Indeed, to apply a different policy for iBA users would completely undermine Apple’s in-app purchase policy and its current iBookstore and Newsstand distribution agreements with publishers. If you want to use the tool to publish to the iBooks platform, then you need to play by the same rules that everyone else has signed up to. Apple has spent time building a catalogue of content on the iBookstore and Newsstand. If iBA didn’t include these conditions on iBA users, then it large publishers could simply circumvent the iBookstore and sell directly to consumers. This would be commercial suicide for Apple and the iBooks platform.

Whether this model will be commercially successful* with individuals and small publishers is another question, and it may be that the commercials will vary. In return for its cut, Apple will distribute iBA created works through the iBooks store, and provide payment processing services. That alone may be sufficient incentive for publishers (large and small) to sign up to Apple’s terms.

*Or survives potential competition law issues – see my previous blog on the policy that Apple introduced last year on in-app purchases, and potential competition law issues.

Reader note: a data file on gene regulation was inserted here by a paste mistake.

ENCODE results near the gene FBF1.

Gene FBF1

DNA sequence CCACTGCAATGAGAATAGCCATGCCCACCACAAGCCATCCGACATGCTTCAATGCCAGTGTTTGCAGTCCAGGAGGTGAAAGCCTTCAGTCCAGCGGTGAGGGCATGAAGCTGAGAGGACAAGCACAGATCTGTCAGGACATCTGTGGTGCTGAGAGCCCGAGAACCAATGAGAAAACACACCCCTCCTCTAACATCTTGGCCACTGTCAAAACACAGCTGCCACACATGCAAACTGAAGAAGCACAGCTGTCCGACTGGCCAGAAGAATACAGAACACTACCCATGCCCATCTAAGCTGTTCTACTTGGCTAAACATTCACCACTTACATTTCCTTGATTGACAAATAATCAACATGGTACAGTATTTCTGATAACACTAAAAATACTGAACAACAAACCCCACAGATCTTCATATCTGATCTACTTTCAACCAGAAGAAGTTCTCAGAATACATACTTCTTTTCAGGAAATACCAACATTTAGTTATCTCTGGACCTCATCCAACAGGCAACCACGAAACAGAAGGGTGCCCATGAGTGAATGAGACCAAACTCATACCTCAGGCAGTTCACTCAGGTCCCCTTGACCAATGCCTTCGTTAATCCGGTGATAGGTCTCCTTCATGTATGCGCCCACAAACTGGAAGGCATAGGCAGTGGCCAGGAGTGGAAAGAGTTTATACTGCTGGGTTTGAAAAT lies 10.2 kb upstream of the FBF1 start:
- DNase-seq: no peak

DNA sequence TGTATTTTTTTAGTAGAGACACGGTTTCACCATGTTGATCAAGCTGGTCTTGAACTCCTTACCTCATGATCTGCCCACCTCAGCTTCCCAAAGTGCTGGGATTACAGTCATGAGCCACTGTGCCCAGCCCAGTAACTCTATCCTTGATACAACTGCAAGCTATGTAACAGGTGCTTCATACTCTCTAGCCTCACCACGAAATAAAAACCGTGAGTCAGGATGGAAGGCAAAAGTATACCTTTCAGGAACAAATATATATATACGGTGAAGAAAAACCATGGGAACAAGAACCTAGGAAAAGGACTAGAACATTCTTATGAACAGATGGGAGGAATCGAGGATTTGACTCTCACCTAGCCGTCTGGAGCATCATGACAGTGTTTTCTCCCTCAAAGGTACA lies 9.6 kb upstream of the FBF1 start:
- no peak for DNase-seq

Update – 3/2/2012: Apple has today issued iBook Author 1.01, which contains an updated EULA which clarifies this issue and expressly states that the restrictions on charged-for distribution apply *only* to .ibooks files created using iBA, thus vindicating what I have said above. So you can even use iBA to create a book in PDF format and charge for that outside the iBookstore ecosystem – Apple only is only interested in files distributed through the iBookstore platform.

1 Response to “Why Apple’s iBook Author EULA is not as frightening as it might first appear”


  1. 1 kstern999 January 22, 2012 at 9:47 pm

    Apps are created by technically sophisticated people who are accustomed to EULAs. Books are created by people who may have other expectations, for instance that if they use a tool (even a free one) to create something, they have the right to exploit their work however they see fit. I think part of the problem is that, after you’ve invested the time and effort to create something in iBooks Author, Apple can (and often does) arbitrarily refuse to sell it, while preventing you from recovering your investment of time and effort.